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Daily Briefing

Deep buzz for the content-deprived

Every weekday, while you get showered and dressed, we pluck these dewy- fresh, breaking stories from the info-clogged byways of the datasphere. Pour yourself a cup of coffee and stoke up on everything you need to know, or at least enough to fake it.

The Education of John Boehner
John Bresnahan & Jonathan Allen, Politico | The Education of John Boehnr | February 19, 2011

It may have looked like chaos at times, but House Speaker John Boehner got what he wanted from a five-day debate on a bill that would cut $61 billion from this year’s budget and set up a showdown with President Barack Obama and Majority Leader Harry Reid in the two weeks before the government runs out of money March 4...

Long Arms Reach for the Rim
Josh Kron, The New York Times | Long Arms Reach for the Rim | February 19, 2011

After decades of civil war, peace has finally settled in southern Sudan. The south will soon declare independence from the north, and with this newfound freedom, the southern Sudanese are beginning to rediscover themselves, reacquaint themselves with all that has been stunted or twisted or buried under the weight of war.Crazy for basketball is part of who they are, or were...

 

How 480 Characters Unraveled My Career
Nir Rosen, Salon | How 480 Characters Undid My Career | February 18, 2011

After early reports of CBS chief foreign correspondent Lara Logan's attack in Egypt, a number of writers and pundits came under fire for inappropriate comments. Journalist Nir Rosen was among them. A short burst of Twitter responses from Rosen earned him the ire of many, and caused him to resign his fellowship at New York University's Center on Law and Security. Salon asked Rosen to explain what happened...

Bahrain's Military Takes Control of Key Areas in Capital
Michael Blackman and Nadim Audi, The New York Times | Bahrain's Military Takes Control of Key Areas in Capital | February 17, 2011

The army took control of this city on Thursday, except at the main hospital, where thousands of people gathered screaming, crying, collapsing in grief, just hours after police opened fired with birdshot, rubber bullets and tear gas on pro-democracy demonstrators camped in Pearl Square...

Middle East Protests: Live Updates
Matthew Weaver, Haroon Siddique and Paul Owen, Guardian.co.uk | Middle East Protests: Live Updates | February 16, 2011

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Lawsuit Says Military Is Rife With Sexual Abuse
Ashley Parker, The New York Times | Lawsuit Says Military Is Rife With Sexual Abuse | February 16, 2011

A federal lawsuit filed Tuesday accuses the Department of Defense of allowing a military culture that fails to prevent rape and sexual assault, and of mishandling cases that were brought to its attention, thus violating the plaintiffs’ constitutional rights...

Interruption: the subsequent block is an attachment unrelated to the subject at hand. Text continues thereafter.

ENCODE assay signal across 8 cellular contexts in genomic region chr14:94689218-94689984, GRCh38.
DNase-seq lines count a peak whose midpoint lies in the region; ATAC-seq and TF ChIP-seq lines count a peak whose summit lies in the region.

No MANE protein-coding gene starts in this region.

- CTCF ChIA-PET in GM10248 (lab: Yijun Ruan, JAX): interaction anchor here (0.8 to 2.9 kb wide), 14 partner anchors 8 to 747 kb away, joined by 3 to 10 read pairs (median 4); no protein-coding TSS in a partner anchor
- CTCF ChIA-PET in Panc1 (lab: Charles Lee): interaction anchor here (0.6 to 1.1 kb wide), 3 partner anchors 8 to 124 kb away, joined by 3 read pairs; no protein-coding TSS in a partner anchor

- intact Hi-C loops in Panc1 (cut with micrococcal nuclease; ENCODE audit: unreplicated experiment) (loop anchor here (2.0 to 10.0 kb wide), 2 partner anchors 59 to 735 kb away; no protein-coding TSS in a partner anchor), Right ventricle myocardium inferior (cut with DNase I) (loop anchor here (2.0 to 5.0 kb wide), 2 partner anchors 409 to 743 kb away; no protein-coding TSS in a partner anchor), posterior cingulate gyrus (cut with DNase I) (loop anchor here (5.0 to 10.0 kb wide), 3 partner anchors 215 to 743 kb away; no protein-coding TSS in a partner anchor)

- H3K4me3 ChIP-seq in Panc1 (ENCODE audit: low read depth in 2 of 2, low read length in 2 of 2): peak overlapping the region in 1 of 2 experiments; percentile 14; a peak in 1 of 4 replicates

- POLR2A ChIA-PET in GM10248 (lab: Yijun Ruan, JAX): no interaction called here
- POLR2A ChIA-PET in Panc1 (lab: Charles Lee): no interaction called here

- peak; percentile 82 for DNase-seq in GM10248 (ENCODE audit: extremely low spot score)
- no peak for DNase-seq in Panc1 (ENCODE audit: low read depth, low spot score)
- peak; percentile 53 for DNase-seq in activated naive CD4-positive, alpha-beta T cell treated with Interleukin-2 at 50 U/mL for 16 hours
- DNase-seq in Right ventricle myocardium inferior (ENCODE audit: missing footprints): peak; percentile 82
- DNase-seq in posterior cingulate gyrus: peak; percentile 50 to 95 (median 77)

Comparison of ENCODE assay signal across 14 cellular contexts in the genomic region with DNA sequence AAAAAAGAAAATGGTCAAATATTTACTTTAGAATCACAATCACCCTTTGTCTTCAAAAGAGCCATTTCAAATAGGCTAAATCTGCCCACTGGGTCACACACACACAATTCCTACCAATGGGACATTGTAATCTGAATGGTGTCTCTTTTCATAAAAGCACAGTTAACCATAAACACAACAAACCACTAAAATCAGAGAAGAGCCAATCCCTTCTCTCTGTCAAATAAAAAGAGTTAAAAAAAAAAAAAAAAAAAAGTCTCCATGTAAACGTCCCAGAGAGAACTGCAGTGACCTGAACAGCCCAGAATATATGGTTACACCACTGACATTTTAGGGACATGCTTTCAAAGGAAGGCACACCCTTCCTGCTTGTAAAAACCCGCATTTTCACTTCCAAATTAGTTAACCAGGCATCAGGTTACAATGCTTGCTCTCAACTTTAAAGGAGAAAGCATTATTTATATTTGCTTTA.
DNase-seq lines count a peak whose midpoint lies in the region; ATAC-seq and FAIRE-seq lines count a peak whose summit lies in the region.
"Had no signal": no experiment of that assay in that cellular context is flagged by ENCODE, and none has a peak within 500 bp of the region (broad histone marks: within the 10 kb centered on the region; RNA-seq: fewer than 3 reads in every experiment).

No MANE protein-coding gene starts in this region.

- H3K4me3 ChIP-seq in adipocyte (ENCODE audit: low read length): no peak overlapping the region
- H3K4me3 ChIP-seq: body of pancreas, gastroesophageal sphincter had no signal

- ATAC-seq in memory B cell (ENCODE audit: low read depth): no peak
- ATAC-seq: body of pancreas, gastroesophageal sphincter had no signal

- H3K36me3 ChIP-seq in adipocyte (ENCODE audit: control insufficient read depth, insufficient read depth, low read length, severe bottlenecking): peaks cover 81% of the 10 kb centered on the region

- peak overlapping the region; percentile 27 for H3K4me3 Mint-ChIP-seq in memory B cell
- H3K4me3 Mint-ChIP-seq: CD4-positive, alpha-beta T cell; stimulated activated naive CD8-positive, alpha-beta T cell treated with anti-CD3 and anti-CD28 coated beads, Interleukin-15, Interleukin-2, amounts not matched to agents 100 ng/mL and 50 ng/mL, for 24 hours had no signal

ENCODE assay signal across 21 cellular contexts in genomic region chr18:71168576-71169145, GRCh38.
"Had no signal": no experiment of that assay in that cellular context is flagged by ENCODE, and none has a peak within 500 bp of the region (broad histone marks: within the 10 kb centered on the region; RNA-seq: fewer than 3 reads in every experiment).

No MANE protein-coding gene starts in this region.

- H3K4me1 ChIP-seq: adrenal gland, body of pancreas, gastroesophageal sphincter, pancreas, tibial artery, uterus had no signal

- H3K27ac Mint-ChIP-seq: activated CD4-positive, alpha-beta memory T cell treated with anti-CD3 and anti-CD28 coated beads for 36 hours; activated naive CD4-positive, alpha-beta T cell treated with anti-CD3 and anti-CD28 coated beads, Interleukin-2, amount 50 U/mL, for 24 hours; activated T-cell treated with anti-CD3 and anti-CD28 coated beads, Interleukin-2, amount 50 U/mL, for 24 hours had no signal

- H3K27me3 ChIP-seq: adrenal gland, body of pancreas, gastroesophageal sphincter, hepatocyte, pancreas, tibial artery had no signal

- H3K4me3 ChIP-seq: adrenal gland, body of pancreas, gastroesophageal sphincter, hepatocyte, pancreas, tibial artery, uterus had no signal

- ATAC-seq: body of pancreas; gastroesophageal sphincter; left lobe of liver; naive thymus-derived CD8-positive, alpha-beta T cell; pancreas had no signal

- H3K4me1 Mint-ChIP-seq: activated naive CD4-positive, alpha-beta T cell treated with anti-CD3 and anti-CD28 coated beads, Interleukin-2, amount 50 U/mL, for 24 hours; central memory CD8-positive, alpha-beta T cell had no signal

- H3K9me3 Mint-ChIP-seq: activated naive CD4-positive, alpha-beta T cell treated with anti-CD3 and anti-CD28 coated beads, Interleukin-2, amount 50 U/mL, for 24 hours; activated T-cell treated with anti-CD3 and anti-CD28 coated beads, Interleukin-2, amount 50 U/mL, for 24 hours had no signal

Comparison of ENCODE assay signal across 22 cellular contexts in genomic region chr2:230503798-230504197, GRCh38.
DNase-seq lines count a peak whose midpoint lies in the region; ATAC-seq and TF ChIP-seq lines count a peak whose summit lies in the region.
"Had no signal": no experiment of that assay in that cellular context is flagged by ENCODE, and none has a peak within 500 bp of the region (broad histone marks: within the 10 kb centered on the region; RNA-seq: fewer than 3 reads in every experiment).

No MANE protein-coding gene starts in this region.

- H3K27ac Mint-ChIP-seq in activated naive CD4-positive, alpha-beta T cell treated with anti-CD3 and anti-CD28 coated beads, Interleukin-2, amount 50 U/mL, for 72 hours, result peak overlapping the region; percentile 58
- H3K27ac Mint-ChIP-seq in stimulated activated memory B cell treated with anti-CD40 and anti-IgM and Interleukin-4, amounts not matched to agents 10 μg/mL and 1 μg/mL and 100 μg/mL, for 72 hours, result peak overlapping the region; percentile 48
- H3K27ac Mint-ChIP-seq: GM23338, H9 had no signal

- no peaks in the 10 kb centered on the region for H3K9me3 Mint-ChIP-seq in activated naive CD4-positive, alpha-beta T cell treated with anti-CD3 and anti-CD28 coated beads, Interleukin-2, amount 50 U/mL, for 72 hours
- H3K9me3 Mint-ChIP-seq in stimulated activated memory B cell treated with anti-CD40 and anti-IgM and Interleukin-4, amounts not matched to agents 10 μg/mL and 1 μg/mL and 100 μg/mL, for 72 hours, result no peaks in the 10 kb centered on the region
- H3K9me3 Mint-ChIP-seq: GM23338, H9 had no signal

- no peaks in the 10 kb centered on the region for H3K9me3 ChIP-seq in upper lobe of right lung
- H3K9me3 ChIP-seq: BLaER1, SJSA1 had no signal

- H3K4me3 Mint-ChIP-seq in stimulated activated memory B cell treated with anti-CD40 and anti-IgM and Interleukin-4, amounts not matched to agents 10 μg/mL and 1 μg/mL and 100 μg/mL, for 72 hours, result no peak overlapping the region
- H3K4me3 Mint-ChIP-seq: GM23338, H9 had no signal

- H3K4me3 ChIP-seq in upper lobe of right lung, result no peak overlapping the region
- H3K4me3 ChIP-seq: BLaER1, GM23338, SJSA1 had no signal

Iraqi Says He Made Up Tale of Biological Weapons Before War
James Risen, The New York Times | Iraqi Says He Made Up Tale of Biological Weapons Before War | February 16, 2011

The Iraqi defector whose claims that Saddam Hussein’s government had biological weapons became part of the Bush administration’s justification for the 2003 invasion of Iraq has admitted that he fabricated his story. The defector, Rafid Ahmed Alwan al-Janabi, who was code-named “Curveball” by the Central Intelligence Agency and German intelligence officials, told the British newspaper The Guardian on Tuesday that he had concocted his tale that Iraq was hiding mobile bioweapons laboratories. He did so, he said, in hopes that his lies would lead to the eventual overthrow of the Iraqi ruler...

Tehran Beats Back New Protests
Farnaz Fassihi, The Wall Street Journal | Tehran Beats Back New Protests | February 15, 2011

Iranian police used tear gas and electric prods to crack down on the country's biggest antigovernment protests in at least a year, as demonstrators buoyed by activism across the Middle East returned to the country's streets by the tens of thousands Monday...

WikiLeaks Angry About Ex-Staff Member's Book
Ravi Somaiya, The New York Times | WikiLeaks Tell-All | February 15, 2011

WikiLeaks said it is taking “legal action” over a tell-all book to be released Friday by a former staffer that is critical of its founder, Julian Assange, and says the Web site was disabled by a spate of defections last year. In Inside WikiLeaks: My Time with Julian Assange at the World’s Most Dangerous Website, the former staffer, Daniel Domscheit-Berg, a German computer scientist who was WikiLeaks’ second-in-command before falling out with Mr. Assange last summer, writes of tensions between WikiLeaks’ core members and Mr. Assange. They disagreed, he writes, over Mr. Assange’s leadership style, his paranoia — he asserts that Mr. Assange began to travel with bodyguards in late 2010 — and the way he managed WikiLeaks’ finances...

Man, Machine and a Trivial Pursuit
Alessandra Stanley, The New York Times | Man, Machine and a Trivial Pursuit | February 15, 2011

It’s not the match of the century, it’s more like the letdown of a lifetime. The first round on Monday in this week’s “Jeopardy!” competition between two former champions and Watson, the I.B.M. computer, was supposed to be a man vs. machine, guys against gadget, brain vs. Braun showdown. It was closer to “Bambi vs Godzilla.”...